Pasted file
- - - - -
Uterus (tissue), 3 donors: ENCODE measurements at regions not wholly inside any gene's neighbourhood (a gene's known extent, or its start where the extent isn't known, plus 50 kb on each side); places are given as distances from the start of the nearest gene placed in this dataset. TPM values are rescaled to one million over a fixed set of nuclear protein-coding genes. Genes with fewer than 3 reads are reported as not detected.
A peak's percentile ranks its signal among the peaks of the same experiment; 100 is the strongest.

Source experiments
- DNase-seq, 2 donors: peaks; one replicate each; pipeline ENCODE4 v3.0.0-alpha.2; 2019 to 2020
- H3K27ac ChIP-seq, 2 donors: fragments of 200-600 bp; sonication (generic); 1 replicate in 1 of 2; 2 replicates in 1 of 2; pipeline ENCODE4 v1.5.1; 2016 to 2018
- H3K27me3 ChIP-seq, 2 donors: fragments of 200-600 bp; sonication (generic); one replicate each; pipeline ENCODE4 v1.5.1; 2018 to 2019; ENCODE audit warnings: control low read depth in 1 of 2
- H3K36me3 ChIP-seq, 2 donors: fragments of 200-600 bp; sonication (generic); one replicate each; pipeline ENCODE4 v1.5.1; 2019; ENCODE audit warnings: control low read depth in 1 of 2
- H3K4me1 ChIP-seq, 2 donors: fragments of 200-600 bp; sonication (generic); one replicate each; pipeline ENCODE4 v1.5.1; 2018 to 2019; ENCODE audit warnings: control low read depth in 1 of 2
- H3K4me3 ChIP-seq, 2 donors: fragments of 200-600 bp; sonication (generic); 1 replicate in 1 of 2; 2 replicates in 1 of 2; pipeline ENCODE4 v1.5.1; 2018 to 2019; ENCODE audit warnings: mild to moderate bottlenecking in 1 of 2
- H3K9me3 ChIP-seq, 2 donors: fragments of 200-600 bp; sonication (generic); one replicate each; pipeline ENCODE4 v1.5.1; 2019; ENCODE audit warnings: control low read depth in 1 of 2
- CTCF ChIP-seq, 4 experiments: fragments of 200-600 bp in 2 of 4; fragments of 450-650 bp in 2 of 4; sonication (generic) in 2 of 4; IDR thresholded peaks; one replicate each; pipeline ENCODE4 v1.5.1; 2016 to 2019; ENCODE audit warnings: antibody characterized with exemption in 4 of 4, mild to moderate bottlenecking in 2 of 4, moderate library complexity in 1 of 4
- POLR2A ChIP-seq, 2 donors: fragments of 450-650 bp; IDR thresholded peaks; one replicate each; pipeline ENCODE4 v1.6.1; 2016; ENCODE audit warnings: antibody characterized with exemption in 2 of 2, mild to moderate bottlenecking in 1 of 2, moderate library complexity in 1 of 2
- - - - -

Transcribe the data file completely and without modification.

Uterus (tissue), 3 donors: ENCODE measurements at regions not wholly inside any gene's neighbourhood (a gene's known extent, or its start where the extent isn't known, plus 50 kb on each side); places are given as distances from the start of the nearest gene placed in this dataset. TPM values are rescaled to one million over a fixed set of nuclear protein-coding genes. Genes with fewer than 3 reads are reported as not detected.
A peak's percentile ranks its signal among the peaks of the same experiment; 100 is the strongest.

Source experiments
- DNase-seq, 2 donors: peaks; one replicate each; pipeline ENCODE4 v3.0.0-alpha.2; 2019 to 2020
- H3K27ac ChIP-seq, 2 donors: fragments of 200-600 bp; sonication (generic); 1 replicate in 1 of 2; 2 replicates in 1 of 2; pipeline ENCODE4 v1.5.1; 2016 to 2018
- H3K27me3 ChIP-seq, 2 donors: fragments of 200-600 bp; sonication (generic); one replicate each; pipeline ENCODE4 v1.5.1; 2018 to 2019; ENCODE audit warnings: control low read depth in 1 of 2
- H3K36me3 ChIP-seq, 2 donors: fragments of 200-600 bp; sonication (generic); one replicate each; pipeline ENCODE4 v1.5.1; 2019; ENCODE audit warnings: control low read depth in 1 of 2
- H3K4me1 ChIP-seq, 2 donors: fragments of 200-600 bp; sonication (generic); one replicate each; pipeline ENCODE4 v1.5.1; 2018 to 2019; ENCODE audit warnings: control low read depth in 1 of 2
- H3K4me3 ChIP-seq, 2 donors: fragments of 200-600 bp; sonication (generic); 1 replicate in 1 of 2; 2 replicates in 1 of 2; pipeline ENCODE4 v1.5.1; 2018 to 2019; ENCODE audit warnings: mild to moderate bottlenecking in 1 of 2
- H3K9me3 ChIP-seq, 2 donors: fragments of 200-600 bp; sonication (generic); one replicate each; pipeline ENCODE4 v1.5.1; 2019; ENCODE audit warnings: control low read depth in 1 of 2
- CTCF ChIP-seq, 4 experiments: fragments of 200-600 bp in 2 of 4; fragments of 450-650 bp in 2 of 4; sonication (generic) in 2 of 4; IDR thresholded peaks; one replicate each; pipeline ENCODE4 v1.5.1; 2016 to 2019; ENCODE audit warnings: antibody characterized with exemption in 4 of 4, mild to moderate bottlenecking in 2 of 4, moderate library complexity in 1 of 4
- POLR2A ChIP-seq, 2 donors: fragments of 450-650 bp; IDR thresholded peaks; one replicate each; pipeline ENCODE4 v1.6.1; 2016; ENCODE audit warnings: antibody characterized with exemption in 2 of 2, mild to moderate bottlenecking in 1 of 2, moderate library complexity in 1 of 2